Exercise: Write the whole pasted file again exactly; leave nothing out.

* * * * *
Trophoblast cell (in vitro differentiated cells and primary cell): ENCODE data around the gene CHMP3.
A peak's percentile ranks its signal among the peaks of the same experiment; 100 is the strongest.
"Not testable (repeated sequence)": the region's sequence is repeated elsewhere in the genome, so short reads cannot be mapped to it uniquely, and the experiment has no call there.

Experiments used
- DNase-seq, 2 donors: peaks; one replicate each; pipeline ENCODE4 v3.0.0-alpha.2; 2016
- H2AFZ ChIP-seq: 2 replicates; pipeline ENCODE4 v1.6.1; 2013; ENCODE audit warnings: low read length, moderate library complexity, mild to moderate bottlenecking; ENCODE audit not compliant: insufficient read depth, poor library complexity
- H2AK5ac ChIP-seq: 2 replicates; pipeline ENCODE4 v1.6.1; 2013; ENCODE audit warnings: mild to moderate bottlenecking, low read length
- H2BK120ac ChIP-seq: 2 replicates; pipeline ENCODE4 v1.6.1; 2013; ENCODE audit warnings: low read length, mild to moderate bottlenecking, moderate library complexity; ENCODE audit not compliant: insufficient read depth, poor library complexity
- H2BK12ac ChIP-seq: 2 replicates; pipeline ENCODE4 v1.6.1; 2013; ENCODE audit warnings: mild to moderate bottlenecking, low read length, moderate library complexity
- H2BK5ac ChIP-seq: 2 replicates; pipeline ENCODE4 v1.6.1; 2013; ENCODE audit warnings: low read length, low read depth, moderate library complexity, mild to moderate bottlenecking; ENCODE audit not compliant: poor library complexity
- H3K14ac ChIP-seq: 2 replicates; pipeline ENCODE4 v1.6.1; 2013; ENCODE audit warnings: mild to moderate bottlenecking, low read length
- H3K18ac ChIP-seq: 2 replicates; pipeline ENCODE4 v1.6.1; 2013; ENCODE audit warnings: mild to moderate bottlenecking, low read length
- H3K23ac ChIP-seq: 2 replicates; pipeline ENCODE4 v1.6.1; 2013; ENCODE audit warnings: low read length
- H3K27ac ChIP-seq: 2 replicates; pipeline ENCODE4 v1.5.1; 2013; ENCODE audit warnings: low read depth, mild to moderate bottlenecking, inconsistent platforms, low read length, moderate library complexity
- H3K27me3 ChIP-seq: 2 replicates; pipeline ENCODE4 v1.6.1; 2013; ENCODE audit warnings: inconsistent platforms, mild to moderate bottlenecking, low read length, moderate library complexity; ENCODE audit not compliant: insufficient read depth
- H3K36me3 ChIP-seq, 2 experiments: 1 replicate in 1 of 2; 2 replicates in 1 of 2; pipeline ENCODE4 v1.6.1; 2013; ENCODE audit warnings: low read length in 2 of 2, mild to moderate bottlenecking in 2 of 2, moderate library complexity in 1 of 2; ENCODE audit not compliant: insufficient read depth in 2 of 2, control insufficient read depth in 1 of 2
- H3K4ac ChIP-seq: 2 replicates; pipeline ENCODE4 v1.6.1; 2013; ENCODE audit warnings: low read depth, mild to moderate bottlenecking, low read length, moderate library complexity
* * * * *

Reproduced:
Trophoblast cell (in vitro differentiated cells and primary cell): ENCODE data around the gene CHMP3.
A peak's percentile ranks its signal among the peaks of the same experiment; 100 is the strongest.
"Not testable (repeated sequence)": the region's sequence is repeated elsewhere in the genome, so short reads cannot be mapped to it uniquely, and the experiment has no call there.

Experiments used
- DNase-seq, 2 donors: peaks; one replicate each; pipeline ENCODE4 v3.0.0-alpha.2; 2016
- H2AFZ ChIP-seq: 2 replicates; pipeline ENCODE4 v1.6.1; 2013; ENCODE audit warnings: low read length, moderate library complexity, mild to moderate bottlenecking; ENCODE audit not compliant: insufficient read depth, poor library complexity
- H2AK5ac ChIP-seq: 2 replicates; pipeline ENCODE4 v1.6.1; 2013; ENCODE audit warnings: mild to moderate bottlenecking, low read length
- H2BK120ac ChIP-seq: 2 replicates; pipeline ENCODE4 v1.6.1; 2013; ENCODE audit warnings: low read length, mild to moderate bottlenecking, moderate library complexity; ENCODE audit not compliant: insufficient read depth, poor library complexity
- H2BK12ac ChIP-seq: 2 replicates; pipeline ENCODE4 v1.6.1; 2013; ENCODE audit warnings: mild to moderate bottlenecking, low read length, moderate library complexity
- H2BK5ac ChIP-seq: 2 replicates; pipeline ENCODE4 v1.6.1; 2013; ENCODE audit warnings: low read length, low read depth, moderate library complexity, mild to moderate bottlenecking; ENCODE audit not compliant: poor library complexity
- H3K14ac ChIP-seq: 2 replicates; pipeline ENCODE4 v1.6.1; 2013; ENCODE audit warnings: mild to moderate bottlenecking, low read length
- H3K18ac ChIP-seq: 2 replicates; pipeline ENCODE4 v1.6.1; 2013; ENCODE audit warnings: mild to moderate bottlenecking, low read length
- H3K23ac ChIP-seq: 2 replicates; pipeline ENCODE4 v1.6.1; 2013; ENCODE audit warnings: low read length
- H3K27ac ChIP-seq: 2 replicates; pipeline ENCODE4 v1.5.1; 2013; ENCODE audit warnings: low read depth, mild to moderate bottlenecking, inconsistent platforms, low read length, moderate library complexity
- H3K27me3 ChIP-seq: 2 replicates; pipeline ENCODE4 v1.6.1; 2013; ENCODE audit warnings: inconsistent platforms, mild to moderate bottlenecking, low read length, moderate library complexity; ENCODE audit not compliant: insufficient read depth
- H3K36me3 ChIP-seq, 2 experiments: 1 replicate in 1 of 2; 2 replicates in 1 of 2; pipeline ENCODE4 v1.6.1; 2013; ENCODE audit warnings: low read length in 2 of 2, mild to moderate bottlenecking in 2 of 2, moderate library complexity in 1 of 2; ENCODE audit not compliant: insufficient read depth in 2 of 2, control insufficient read depth in 1 of 2
- H3K4ac ChIP-seq: 2 replicates; pipeline ENCODE4 v1.6.1; 2013; ENCODE audit warnings: low read depth, mild to moderate bottlenecking, low read length, moderate library complexity